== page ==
When America Bikes, America Benefits
Americans are increasingly searching for personal solutions to tight family budgets, rising health care costs, and time wasted in traffic. As a society, we are facing monumental challenges relating to climate change, pollution, and oil dependence.
Despite a small current investment of resources, bicycling and walking already account for 10 percent of all trips made by Americans.
The potential clearly exists to double that share: forty percent of all trips in the United States are just two miles or less, and yet the vast majority are made by car. These short car trips are the most polluting and energy intensive as well as the easiest to shift to bicycling and walking.
Continuing and strengthening our investment in bicycling and walking will enable our nation to move decisively towards a goal of increasing the share of trips taken by these modes from 10 percent to 20 percent. Such a shift from driving to bicycling and walking will provide tens of billions of dollars per year in economic, health, tourism, energy, environmental, safety, and congestion-related benefits.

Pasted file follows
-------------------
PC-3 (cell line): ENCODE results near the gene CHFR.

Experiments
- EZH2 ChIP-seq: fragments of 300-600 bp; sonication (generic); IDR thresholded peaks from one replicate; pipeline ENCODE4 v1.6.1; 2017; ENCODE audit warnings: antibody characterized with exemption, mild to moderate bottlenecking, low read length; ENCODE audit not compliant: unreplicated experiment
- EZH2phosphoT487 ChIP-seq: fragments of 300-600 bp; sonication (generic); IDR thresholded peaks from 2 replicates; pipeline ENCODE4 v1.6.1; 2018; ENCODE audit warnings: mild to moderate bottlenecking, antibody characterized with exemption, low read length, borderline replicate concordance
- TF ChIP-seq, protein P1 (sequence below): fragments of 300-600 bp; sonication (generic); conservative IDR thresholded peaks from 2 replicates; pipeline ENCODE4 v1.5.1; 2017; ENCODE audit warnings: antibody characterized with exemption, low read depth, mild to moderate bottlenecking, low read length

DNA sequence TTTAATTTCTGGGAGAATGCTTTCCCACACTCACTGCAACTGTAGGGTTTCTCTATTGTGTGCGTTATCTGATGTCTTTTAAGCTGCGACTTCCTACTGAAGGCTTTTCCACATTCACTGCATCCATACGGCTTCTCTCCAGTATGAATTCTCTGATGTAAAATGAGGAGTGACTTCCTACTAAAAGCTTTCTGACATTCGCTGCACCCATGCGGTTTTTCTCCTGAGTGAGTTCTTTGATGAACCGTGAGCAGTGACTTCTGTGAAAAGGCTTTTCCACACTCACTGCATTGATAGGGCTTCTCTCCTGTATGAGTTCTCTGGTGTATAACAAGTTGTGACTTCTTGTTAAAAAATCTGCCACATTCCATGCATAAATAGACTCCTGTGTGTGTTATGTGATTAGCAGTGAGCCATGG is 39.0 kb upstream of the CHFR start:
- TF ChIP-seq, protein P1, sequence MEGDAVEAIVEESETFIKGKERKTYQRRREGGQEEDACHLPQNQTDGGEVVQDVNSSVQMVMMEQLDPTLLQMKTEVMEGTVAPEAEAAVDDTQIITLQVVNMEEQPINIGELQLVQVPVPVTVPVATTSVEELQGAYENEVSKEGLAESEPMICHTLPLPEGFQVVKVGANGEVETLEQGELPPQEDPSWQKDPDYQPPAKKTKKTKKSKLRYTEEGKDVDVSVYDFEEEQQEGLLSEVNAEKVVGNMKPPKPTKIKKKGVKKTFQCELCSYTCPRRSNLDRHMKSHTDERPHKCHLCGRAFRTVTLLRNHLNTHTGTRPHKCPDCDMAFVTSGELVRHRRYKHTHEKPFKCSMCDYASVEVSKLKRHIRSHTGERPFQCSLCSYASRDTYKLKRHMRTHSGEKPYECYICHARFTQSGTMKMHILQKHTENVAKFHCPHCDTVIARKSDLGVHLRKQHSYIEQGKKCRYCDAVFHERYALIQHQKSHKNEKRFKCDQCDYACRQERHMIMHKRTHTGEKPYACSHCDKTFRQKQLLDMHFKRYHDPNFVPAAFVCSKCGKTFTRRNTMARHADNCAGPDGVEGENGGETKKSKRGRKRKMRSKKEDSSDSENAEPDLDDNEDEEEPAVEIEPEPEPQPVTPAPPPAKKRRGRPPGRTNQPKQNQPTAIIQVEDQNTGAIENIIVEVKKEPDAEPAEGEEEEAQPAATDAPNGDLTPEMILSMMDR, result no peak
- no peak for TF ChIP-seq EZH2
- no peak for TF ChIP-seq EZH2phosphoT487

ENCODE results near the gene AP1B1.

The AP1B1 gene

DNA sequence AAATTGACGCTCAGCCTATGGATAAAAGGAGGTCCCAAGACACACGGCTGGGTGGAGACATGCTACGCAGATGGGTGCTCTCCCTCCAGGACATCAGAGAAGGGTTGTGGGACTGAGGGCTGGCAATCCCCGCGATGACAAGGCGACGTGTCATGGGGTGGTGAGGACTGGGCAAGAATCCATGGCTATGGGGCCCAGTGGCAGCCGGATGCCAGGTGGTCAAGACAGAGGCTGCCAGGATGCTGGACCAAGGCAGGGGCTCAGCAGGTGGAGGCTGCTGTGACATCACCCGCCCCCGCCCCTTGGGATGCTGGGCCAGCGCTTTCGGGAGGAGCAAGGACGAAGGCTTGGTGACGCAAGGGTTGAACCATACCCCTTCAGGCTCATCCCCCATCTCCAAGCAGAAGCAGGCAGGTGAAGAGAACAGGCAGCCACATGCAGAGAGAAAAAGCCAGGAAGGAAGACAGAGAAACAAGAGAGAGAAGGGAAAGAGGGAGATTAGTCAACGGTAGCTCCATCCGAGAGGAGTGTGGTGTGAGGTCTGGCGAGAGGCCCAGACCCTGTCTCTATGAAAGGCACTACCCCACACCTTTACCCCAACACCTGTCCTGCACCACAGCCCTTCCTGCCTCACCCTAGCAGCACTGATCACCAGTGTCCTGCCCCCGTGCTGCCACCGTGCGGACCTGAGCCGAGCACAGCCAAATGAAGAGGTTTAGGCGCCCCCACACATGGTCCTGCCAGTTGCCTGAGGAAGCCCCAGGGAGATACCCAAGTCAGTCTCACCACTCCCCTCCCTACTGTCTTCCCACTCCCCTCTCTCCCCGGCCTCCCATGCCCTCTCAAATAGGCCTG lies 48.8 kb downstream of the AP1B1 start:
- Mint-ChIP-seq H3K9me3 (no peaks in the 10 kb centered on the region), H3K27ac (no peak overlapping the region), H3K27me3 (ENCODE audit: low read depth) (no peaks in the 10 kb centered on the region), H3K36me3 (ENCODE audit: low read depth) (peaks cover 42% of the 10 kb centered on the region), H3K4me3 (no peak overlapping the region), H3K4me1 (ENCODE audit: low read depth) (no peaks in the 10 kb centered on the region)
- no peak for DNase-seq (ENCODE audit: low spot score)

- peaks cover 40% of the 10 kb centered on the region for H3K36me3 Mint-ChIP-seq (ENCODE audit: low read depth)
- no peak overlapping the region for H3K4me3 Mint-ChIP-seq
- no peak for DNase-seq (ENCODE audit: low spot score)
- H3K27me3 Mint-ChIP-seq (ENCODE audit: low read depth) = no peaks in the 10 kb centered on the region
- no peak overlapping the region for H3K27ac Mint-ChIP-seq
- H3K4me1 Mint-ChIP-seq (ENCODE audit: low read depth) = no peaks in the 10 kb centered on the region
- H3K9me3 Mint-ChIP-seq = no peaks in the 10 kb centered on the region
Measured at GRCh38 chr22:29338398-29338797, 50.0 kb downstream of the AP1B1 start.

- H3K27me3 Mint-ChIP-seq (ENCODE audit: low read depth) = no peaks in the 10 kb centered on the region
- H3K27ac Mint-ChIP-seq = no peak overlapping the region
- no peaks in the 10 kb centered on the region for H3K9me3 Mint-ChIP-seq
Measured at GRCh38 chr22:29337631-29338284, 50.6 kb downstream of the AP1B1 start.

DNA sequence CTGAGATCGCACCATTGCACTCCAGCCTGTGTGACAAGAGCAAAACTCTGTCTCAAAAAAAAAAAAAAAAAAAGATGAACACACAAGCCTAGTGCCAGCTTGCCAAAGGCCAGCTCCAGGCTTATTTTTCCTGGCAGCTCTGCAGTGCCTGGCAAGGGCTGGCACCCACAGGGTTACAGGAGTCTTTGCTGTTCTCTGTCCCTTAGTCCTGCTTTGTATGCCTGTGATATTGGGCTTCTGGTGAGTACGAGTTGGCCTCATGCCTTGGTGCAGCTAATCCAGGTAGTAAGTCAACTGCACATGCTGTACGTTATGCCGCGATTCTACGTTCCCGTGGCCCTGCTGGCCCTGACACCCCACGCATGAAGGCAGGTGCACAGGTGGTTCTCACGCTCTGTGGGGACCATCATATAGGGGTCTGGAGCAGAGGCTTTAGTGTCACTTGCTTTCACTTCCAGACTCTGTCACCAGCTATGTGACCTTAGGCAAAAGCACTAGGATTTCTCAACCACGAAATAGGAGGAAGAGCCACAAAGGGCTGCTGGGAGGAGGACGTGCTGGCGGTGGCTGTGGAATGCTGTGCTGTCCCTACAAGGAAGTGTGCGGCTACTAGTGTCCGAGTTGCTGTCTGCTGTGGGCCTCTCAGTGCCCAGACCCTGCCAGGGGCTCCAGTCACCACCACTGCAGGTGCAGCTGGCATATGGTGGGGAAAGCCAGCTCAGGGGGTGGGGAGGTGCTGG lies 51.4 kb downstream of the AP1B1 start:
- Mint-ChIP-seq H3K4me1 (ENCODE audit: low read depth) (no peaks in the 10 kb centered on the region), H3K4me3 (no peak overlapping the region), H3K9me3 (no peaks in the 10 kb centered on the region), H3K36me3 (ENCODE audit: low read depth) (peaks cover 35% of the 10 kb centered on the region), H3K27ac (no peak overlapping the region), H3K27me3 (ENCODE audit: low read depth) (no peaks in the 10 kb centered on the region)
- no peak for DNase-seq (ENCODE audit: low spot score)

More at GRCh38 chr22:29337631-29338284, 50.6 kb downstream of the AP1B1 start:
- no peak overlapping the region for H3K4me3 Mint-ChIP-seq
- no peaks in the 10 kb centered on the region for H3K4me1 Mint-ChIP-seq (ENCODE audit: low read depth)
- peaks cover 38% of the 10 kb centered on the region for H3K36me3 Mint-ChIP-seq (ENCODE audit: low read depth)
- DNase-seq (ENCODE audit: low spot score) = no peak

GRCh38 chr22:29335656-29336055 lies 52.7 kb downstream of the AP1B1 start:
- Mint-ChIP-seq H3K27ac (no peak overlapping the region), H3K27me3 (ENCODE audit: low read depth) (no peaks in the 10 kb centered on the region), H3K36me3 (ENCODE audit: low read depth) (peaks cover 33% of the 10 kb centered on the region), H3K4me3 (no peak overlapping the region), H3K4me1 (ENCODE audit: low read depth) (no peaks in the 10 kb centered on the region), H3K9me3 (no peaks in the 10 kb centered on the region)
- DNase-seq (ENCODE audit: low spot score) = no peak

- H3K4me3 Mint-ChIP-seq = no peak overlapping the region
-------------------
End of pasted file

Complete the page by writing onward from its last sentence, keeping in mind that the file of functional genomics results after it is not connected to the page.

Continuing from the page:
Recreational cycling is extremely popular, with 84 million Americans participating in 2004. Growing this small investment will help Americans use their bicycles for transportation as well as exercise.
Many Americans have limited transportation options; equity requires providing viable bicycle, pedestrian, transit, and trail networks for more Americans.